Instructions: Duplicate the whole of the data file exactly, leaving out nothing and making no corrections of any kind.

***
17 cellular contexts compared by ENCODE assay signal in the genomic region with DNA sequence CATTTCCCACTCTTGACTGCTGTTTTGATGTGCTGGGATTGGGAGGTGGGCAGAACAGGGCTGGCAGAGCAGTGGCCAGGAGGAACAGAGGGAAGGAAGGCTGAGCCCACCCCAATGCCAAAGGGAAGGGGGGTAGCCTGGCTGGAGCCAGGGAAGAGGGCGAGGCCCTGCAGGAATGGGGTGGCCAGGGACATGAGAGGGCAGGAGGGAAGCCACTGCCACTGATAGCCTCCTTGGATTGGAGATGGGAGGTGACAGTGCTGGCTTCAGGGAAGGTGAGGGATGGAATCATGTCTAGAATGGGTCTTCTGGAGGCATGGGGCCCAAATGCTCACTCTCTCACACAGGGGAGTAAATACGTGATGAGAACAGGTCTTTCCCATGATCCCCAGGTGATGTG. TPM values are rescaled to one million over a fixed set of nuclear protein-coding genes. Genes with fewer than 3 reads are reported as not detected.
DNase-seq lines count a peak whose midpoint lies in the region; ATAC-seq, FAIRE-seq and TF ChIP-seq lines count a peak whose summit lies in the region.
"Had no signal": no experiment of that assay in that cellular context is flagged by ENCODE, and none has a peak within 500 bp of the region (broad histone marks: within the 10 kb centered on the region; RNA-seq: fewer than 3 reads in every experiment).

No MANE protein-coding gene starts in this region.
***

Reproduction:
17 cellular contexts compared by ENCODE assay signal in the genomic region with DNA sequence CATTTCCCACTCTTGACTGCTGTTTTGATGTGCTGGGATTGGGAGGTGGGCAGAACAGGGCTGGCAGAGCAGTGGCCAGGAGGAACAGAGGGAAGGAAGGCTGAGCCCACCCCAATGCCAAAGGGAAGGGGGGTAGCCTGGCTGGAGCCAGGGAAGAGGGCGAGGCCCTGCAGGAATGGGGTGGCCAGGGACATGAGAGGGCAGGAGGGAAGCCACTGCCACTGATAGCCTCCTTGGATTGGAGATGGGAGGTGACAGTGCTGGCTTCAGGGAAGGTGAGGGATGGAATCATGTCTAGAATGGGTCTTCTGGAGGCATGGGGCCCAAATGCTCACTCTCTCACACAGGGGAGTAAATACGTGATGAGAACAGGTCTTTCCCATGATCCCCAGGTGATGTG. TPM values are rescaled to one million over a fixed set of nuclear protein-coding genes. Genes with fewer than 3 reads are reported as not detected.
DNase-seq lines count a peak whose midpoint lies in the region; ATAC-seq, FAIRE-seq and TF ChIP-seq lines count a peak whose summit lies in the region.
"Had no signal": no experiment of that assay in that cellular context is flagged by ENCODE, and none has a peak within 500 bp of the region (broad histone marks: within the 10 kb centered on the region; RNA-seq: fewer than 3 reads in every experiment).

No MANE protein-coding gene starts in this region.